Author Topic: Mulberry is it worth it?  (Read 553 times)

davholla

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Mulberry is it worth it?
« on: November 29, 2018, 15:29:34 »
I have a Mulberry tree which is in a pot and I am thinking of moving to my allotment as it has never fruited
A) Any advice on how to?
B) Are Mulberry's worth the effort?  What do they taste like?

Allotments 4 All

Mulberry is it worth it?
« on: November 29, 2018, 15:29:34 »

ACE

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Re: Mulberry is it worth it?
« Reply #1 on: November 29, 2018, 18:07:47 »
Certainly worth it, lovely fruit,  you will have purple fingers and lips for ages if you ever get it to fruit. We had one in a pot for a few years at the nursery, left over from a garden show. Put it in the ground and it fruited away every year. It will get very big. If you do plant it make sure you really bash the root ball about to loosen it up and spread the roots as it is very likely to be pot bound.
« Last Edit: November 29, 2018, 18:14:18 by ACE »

Beersmith

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Re: Mulberry is it worth it?
« Reply #2 on: November 29, 2018, 20:59:42 »
Excellent advice from Ace.

But is it suitable for an allotment? A mature black mulberry can grow to a final height of 12 metres.

That would give me pause for thought.
Not mad, just out to mulch!

ACE

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Re: Mulberry is it worth it?
« Reply #3 on: November 30, 2018, 14:34:46 »
Being that it is in a pot there is a likelihood of it being one of the dwarf/patio varieties, they still get big but not huge. There was a company doing a weeping mulberry, I saw one once but could never find the nursery that was selling them cheap enough. It would have made a nice focal point in the garden.

Obelixx

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Re: Mulberry is it worth it?
« Reply #4 on: November 30, 2018, 19:42:15 »
I have sown seed for these and had very good germination and now a dozen healthy babies to bring on.   I shall plant one to grow to full size but the birds will no doubt get those fruits so does anyone now if can I grow some as cordons in the fruit cage we plan to build?

There are cherries, plums and a fig in this garden and we never get any cos the birds swoop in so a fruit cage is a must.
Obxx - Vendée France

jennym

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Re: Mulberry is it worth it?
« Reply #5 on: December 02, 2018, 06:15:15 »
I've got a mulberry tree which I put in near the end of my back garden. The mulberries taste good, a bit like sweet loganberries, I really enjoyed the first large crop we got this summer 2018.
They are no effort at all, and so far I've had no diseases, no problems. I don't spray or anything.

Mulberry trees do grow quickly - I put mine in in the winter of 2014 - it was about 4-5ft tall, now in November 2018 it's about 15 ft tall. The birds get the fruit at the top of the tree, but I've festooned the lower branches so netting can be draped over them to protect some fruit. The branches are very flexible when young, and fix into shape in about a year.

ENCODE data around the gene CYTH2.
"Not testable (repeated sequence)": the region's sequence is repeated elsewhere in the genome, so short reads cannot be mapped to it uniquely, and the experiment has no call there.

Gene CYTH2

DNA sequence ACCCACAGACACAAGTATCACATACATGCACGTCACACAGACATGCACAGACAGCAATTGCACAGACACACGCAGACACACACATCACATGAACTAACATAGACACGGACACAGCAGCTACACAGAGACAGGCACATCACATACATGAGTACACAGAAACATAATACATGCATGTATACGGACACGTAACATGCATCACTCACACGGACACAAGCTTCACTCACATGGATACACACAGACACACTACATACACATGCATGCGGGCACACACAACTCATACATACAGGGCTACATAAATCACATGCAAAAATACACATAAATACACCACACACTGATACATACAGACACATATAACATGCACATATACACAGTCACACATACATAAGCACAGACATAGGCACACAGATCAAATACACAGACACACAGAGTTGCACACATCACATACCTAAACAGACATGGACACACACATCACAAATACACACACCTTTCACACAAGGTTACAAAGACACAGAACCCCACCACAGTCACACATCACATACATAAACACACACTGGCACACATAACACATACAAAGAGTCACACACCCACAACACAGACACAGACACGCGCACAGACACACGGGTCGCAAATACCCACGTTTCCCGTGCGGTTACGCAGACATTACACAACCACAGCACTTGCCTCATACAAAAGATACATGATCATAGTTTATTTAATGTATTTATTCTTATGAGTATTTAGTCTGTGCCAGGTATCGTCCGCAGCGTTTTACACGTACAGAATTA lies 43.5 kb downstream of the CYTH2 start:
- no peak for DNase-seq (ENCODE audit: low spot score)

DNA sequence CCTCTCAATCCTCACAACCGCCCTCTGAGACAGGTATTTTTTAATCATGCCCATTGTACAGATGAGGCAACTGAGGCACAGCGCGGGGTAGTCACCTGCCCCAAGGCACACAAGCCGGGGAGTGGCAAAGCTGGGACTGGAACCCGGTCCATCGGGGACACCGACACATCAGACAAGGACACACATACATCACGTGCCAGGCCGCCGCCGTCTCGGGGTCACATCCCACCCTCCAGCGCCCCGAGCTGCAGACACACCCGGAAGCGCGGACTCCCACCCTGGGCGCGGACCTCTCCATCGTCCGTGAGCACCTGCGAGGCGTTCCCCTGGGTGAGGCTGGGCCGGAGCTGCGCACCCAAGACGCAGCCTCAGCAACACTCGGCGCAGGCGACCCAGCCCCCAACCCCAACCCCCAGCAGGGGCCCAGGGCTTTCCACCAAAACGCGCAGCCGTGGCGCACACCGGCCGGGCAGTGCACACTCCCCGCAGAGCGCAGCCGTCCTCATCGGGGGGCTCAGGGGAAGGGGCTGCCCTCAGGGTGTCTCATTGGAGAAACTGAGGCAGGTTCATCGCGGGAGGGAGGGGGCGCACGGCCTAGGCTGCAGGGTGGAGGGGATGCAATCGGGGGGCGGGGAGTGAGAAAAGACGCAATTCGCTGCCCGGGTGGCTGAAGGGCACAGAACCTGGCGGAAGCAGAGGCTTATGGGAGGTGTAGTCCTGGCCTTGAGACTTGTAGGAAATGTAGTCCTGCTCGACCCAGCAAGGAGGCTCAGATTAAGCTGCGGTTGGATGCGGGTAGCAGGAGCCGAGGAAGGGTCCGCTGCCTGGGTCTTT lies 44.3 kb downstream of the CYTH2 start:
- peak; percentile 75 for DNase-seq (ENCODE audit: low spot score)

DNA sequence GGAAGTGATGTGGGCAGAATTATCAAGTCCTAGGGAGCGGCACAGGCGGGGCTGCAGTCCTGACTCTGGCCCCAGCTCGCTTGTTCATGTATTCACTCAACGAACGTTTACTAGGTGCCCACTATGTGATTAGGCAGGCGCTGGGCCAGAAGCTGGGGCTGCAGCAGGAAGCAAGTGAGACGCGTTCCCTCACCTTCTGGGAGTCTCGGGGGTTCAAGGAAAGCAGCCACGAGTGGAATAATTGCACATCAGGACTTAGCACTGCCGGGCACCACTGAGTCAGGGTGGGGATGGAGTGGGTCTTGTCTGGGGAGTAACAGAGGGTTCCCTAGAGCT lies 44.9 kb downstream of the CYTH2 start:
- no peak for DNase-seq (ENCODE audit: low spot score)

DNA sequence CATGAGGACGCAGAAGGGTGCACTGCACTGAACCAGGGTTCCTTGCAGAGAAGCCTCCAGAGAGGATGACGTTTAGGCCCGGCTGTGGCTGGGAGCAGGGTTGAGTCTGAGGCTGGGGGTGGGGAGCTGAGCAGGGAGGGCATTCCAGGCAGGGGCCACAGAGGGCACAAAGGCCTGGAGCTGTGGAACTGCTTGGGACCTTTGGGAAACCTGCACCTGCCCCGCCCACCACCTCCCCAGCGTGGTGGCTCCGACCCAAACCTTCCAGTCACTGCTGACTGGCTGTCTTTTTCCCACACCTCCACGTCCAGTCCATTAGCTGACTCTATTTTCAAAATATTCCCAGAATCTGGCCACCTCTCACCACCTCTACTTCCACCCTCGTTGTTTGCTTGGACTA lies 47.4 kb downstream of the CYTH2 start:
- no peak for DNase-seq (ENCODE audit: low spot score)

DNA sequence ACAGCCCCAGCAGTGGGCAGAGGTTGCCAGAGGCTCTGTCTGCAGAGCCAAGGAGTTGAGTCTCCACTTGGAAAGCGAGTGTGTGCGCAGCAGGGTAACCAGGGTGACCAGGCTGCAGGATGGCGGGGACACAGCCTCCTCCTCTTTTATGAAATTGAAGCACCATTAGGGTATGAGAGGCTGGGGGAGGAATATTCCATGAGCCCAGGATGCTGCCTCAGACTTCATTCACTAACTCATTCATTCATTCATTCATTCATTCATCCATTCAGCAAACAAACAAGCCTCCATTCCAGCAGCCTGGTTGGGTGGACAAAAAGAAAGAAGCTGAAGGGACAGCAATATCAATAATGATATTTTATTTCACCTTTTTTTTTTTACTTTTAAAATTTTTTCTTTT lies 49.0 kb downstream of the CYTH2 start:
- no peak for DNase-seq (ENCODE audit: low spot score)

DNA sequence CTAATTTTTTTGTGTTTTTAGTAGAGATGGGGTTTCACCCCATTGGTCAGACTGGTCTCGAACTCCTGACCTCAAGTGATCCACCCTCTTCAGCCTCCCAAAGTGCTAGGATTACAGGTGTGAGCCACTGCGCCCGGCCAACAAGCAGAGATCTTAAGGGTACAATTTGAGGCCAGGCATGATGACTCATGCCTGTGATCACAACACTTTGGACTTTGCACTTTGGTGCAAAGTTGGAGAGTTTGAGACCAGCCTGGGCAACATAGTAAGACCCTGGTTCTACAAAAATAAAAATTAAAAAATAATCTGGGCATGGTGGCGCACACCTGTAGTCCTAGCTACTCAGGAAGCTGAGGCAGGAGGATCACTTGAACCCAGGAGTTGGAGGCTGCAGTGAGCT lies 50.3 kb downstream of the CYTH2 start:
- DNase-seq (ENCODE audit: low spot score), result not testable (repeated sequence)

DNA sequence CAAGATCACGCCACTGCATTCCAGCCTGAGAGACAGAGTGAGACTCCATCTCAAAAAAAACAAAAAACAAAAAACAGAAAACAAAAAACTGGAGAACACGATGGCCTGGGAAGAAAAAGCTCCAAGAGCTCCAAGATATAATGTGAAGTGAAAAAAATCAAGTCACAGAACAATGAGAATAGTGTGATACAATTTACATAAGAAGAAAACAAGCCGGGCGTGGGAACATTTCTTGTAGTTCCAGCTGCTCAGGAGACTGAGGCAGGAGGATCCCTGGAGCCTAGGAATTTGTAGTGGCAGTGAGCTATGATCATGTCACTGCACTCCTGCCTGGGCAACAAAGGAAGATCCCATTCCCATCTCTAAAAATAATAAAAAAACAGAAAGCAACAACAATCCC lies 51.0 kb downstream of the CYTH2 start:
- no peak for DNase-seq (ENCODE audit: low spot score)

I'd say they aren't really suitable for cordon growing, being so vigorous.

But you don't have to let your mulberry get big - you can prune it to form a bush, much easier to control, net and pick from (remember the nursery rhyme "here we go round the mulberry bush...)


Obelixx

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Re: Mulberry is it worth it?
« Reply #6 on: December 02, 2018, 10:50:09 »
Thanks.  I have enough to experiment with a fan, if not a cordon, and still have one grow to full size.
Obxx - Vendée France

davholla

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Re: Mulberry is it worth it?
« Reply #7 on: December 02, 2018, 17:47:31 »
I've got a mulberry tree which I put in near the end of my back garden. The mulberries taste good, a bit like sweet loganberries, I really enjoyed the first large crop we got this summer 2018.
They are no effort at all, and so far I've had no diseases, no problems. I don't spray or anything.

Mulberry trees do grow quickly - I put mine in in the winter of 2014 - it was about 4-5ft tall, now in November 2018 it's about 15 ft tall. The birds get the fruit at the top of the tree, but I've festooned the lower branches so netting can be draped over them to protect some fruit. The branches are very flexible when young, and fix into shape in about a year.

I'd say they aren't really suitable for cordon growing, being so vigorous.

But you don't have to let your mulberry get big - you can prune it to form a bush, much easier to control, net and pick from (remember the nursery rhyme "here we go round the mulberry bush...)


  Thank you.  Mine has grown a bit.  I will have to photograph it to get some advice about how to prune it.  I would leave it in the pot but I don't think I can water it enough where it is.

saddad

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Re: Mulberry is it worth it?
« Reply #8 on: December 03, 2018, 17:32:08 »
I have one, they taste great and stain everything!

Vinlander

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Re: Mulberry is it worth it?
« Reply #9 on: December 04, 2018, 12:18:18 »
I made the mistake of picking some ripe ones (very) in Charterhouse Square while wearing a white shirt.

I got back to the office looking like an axe murderer.

Cheers.
With a microholding you always get too much or bugger-all. (I'm fed up calling it an allotment garden - it just encourages the tidy-police).

The simple/complex split is more & more important: Simple fertilisers Poor, complex ones Good. Simple (old) poisons predictable, others (new) the opposite.

 

anything